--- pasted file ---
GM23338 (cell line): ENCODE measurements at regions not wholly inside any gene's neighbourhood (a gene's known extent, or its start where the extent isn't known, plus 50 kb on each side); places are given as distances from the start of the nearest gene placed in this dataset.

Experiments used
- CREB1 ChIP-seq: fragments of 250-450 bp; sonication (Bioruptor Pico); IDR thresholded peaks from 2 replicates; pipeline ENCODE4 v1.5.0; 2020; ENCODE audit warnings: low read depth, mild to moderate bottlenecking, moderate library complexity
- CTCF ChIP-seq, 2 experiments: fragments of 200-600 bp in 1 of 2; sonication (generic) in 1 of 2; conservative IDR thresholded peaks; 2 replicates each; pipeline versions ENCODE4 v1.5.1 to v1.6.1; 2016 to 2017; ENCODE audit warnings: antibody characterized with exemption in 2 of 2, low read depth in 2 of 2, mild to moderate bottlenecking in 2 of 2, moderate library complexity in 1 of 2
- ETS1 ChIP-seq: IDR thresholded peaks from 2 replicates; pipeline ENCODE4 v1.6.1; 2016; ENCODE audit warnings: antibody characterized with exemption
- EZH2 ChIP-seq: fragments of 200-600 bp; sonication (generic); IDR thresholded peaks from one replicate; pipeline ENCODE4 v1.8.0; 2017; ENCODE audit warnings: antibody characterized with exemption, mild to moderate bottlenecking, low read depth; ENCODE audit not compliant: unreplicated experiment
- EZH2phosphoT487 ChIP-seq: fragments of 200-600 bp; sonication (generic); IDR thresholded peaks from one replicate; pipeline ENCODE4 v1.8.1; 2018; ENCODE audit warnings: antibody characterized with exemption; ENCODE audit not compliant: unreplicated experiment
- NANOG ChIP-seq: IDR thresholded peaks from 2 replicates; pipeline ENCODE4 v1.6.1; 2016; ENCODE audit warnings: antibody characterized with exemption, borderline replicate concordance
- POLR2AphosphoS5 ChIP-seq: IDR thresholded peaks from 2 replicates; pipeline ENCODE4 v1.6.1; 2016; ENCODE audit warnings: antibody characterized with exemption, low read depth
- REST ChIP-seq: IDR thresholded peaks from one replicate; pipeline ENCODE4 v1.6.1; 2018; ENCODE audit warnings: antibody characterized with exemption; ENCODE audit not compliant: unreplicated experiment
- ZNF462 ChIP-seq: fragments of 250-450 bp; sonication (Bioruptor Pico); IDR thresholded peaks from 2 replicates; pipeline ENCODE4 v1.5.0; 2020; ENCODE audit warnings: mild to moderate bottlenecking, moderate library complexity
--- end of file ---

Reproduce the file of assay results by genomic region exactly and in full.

GM23338 (cell line): ENCODE measurements at regions not wholly inside any gene's neighbourhood (a gene's known extent, or its start where the extent isn't known, plus 50 kb on each side); places are given as distances from the start of the nearest gene placed in this dataset.

Experiments used
- CREB1 ChIP-seq: fragments of 250-450 bp; sonication (Bioruptor Pico); IDR thresholded peaks from 2 replicates; pipeline ENCODE4 v1.5.0; 2020; ENCODE audit warnings: low read depth, mild to moderate bottlenecking, moderate library complexity
- CTCF ChIP-seq, 2 experiments: fragments of 200-600 bp in 1 of 2; sonication (generic) in 1 of 2; conservative IDR thresholded peaks; 2 replicates each; pipeline versions ENCODE4 v1.5.1 to v1.6.1; 2016 to 2017; ENCODE audit warnings: antibody characterized with exemption in 2 of 2, low read depth in 2 of 2, mild to moderate bottlenecking in 2 of 2, moderate library complexity in 1 of 2
- ETS1 ChIP-seq: IDR thresholded peaks from 2 replicates; pipeline ENCODE4 v1.6.1; 2016; ENCODE audit warnings: antibody characterized with exemption
- EZH2 ChIP-seq: fragments of 200-600 bp; sonication (generic); IDR thresholded peaks from one replicate; pipeline ENCODE4 v1.8.0; 2017; ENCODE audit warnings: antibody characterized with exemption, mild to moderate bottlenecking, low read depth; ENCODE audit not compliant: unreplicated experiment
- EZH2phosphoT487 ChIP-seq: fragments of 200-600 bp; sonication (generic); IDR thresholded peaks from one replicate; pipeline ENCODE4 v1.8.1; 2018; ENCODE audit warnings: antibody characterized with exemption; ENCODE audit not compliant: unreplicated experiment
- NANOG ChIP-seq: IDR thresholded peaks from 2 replicates; pipeline ENCODE4 v1.6.1; 2016; ENCODE audit warnings: antibody characterized with exemption, borderline replicate concordance
- POLR2AphosphoS5 ChIP-seq: IDR thresholded peaks from 2 replicates; pipeline ENCODE4 v1.6.1; 2016; ENCODE audit warnings: antibody characterized with exemption, low read depth
- REST ChIP-seq: IDR thresholded peaks from one replicate; pipeline ENCODE4 v1.6.1; 2018; ENCODE audit warnings: antibody characterized with exemption; ENCODE audit not compliant: unreplicated experiment
- ZNF462 ChIP-seq: fragments of 250-450 bp; sonication (Bioruptor Pico); IDR thresholded peaks from 2 replicates; pipeline ENCODE4 v1.5.0; 2020; ENCODE audit warnings: mild to moderate bottlenecking, moderate library complexity